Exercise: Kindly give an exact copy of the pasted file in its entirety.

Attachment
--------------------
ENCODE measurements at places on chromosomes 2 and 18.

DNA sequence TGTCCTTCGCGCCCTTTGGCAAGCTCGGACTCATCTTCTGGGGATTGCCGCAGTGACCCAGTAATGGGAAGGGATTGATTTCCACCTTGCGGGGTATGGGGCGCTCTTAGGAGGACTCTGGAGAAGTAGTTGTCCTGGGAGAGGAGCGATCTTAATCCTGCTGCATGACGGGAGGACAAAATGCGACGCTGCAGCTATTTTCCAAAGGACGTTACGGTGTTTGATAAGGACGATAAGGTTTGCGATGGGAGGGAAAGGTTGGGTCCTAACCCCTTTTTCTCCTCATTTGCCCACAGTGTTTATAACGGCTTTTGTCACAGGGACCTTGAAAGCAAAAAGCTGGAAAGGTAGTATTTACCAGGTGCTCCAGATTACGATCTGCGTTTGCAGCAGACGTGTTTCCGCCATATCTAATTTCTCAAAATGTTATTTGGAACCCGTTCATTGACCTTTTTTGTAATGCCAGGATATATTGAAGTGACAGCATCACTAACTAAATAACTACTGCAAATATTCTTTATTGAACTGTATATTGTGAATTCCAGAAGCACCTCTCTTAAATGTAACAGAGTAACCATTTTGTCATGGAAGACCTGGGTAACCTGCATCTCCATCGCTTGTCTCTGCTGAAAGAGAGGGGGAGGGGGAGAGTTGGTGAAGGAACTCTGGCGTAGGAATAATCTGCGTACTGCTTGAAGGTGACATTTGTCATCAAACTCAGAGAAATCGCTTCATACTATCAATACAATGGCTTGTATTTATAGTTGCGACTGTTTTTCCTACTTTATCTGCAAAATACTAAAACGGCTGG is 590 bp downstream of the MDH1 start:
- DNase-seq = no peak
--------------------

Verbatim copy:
ENCODE measurements at places on chromosomes 2 and 18.

DNA sequence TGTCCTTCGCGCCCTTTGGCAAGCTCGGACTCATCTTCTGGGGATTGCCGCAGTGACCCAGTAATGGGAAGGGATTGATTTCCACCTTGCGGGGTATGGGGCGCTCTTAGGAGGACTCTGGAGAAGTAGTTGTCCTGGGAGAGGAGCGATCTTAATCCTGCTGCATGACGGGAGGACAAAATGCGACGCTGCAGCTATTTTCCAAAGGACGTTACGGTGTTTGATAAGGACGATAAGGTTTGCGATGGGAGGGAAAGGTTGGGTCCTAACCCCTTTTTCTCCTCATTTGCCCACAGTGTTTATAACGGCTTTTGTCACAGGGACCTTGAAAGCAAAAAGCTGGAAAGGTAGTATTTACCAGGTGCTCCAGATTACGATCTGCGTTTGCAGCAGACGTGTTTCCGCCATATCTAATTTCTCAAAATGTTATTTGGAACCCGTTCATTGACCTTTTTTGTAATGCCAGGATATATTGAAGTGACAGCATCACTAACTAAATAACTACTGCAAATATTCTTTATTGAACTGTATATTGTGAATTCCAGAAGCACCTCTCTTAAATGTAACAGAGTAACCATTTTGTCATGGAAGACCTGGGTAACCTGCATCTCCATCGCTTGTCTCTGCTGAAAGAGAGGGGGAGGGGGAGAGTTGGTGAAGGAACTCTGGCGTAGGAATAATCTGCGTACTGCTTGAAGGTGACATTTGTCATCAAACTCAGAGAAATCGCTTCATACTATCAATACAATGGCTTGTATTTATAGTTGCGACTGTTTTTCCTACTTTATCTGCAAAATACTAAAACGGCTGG is 590 bp downstream of the MDH1 start:
- DNase-seq = no peak